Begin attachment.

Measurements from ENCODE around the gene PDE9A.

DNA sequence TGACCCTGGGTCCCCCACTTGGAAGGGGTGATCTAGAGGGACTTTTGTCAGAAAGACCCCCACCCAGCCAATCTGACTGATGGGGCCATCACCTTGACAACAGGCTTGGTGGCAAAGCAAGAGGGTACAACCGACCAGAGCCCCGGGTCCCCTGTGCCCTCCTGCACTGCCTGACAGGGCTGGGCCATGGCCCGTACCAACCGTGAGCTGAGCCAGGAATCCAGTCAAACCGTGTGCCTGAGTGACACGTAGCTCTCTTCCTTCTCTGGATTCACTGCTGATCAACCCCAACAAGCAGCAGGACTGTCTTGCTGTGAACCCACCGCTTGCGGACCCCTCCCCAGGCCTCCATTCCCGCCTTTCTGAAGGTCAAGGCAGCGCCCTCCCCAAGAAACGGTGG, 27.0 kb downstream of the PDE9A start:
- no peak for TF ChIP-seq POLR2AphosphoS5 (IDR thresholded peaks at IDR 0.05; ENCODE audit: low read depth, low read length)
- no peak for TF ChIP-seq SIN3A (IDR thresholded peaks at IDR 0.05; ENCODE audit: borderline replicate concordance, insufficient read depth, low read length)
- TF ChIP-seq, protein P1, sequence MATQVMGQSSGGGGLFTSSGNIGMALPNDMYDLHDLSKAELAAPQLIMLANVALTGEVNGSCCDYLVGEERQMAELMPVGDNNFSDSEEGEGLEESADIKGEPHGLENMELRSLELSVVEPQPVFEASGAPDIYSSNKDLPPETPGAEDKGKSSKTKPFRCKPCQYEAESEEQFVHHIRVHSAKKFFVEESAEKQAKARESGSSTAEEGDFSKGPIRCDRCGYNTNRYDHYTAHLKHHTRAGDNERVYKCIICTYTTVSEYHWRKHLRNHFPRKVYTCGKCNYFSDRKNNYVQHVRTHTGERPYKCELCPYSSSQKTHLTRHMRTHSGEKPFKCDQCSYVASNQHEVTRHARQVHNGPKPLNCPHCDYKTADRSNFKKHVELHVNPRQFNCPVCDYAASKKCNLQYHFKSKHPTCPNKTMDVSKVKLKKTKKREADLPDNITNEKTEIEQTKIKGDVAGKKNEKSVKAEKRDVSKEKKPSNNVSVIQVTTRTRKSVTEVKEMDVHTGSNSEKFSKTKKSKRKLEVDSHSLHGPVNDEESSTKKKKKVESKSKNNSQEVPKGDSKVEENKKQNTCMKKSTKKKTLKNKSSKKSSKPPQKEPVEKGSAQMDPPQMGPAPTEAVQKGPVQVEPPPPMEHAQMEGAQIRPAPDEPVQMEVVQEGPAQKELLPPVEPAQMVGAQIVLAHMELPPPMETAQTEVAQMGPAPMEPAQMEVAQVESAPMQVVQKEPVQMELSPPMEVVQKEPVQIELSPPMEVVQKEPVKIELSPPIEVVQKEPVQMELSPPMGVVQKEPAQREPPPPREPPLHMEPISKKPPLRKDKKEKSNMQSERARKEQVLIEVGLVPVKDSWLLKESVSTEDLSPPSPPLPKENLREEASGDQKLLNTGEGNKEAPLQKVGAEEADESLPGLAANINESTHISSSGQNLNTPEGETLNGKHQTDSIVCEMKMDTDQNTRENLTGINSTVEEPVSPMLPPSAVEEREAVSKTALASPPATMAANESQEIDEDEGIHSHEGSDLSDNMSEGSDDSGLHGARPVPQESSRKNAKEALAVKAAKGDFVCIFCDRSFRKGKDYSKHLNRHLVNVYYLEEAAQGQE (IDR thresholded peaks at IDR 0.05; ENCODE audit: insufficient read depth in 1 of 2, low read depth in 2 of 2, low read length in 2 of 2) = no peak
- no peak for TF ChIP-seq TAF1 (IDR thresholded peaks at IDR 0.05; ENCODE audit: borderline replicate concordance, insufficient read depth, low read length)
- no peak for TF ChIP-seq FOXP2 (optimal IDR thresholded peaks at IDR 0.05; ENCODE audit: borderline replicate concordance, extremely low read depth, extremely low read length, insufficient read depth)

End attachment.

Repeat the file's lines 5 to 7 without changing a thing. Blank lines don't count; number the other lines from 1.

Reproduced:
- TF ChIP-seq, protein P1, sequence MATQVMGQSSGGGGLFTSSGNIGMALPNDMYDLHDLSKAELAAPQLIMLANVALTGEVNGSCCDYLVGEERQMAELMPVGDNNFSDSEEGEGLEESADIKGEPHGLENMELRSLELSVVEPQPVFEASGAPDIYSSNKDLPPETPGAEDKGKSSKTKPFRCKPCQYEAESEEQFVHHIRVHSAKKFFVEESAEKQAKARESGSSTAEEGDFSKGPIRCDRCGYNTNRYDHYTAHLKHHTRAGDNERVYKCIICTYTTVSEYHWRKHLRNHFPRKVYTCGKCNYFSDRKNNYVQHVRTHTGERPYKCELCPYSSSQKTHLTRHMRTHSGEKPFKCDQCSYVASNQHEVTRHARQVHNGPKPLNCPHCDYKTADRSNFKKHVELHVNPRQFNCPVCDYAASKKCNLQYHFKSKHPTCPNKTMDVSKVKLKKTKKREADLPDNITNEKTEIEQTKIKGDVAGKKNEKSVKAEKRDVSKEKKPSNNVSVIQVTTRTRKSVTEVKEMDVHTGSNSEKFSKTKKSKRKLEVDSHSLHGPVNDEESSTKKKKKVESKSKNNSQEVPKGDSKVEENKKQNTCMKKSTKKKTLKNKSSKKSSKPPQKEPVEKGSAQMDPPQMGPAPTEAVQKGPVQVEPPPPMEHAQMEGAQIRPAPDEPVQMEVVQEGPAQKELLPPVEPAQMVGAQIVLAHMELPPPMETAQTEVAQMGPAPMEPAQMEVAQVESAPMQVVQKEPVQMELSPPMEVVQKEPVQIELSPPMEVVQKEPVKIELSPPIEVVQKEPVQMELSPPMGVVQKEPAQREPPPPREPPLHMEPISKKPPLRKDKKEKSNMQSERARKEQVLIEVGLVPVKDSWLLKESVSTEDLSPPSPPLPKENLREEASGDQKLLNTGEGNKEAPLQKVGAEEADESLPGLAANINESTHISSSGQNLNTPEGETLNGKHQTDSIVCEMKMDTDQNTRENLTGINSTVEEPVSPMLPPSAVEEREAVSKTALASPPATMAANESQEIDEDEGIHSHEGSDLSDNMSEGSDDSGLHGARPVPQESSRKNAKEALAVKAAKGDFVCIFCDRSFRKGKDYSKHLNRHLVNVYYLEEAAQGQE (IDR thresholded peaks at IDR 0.05; ENCODE audit: insufficient read depth in 1 of 2, low read depth in 2 of 2, low read length in 2 of 2) = no peak
- no peak for TF ChIP-seq TAF1 (IDR thresholded peaks at IDR 0.05; ENCODE audit: borderline replicate concordance, insufficient read depth, low read length)
- no peak for TF ChIP-seq FOXP2 (optimal IDR thresholded peaks at IDR 0.05; ENCODE audit: borderline replicate concordance, extremely low read depth, extremely low read length, insufficient read depth)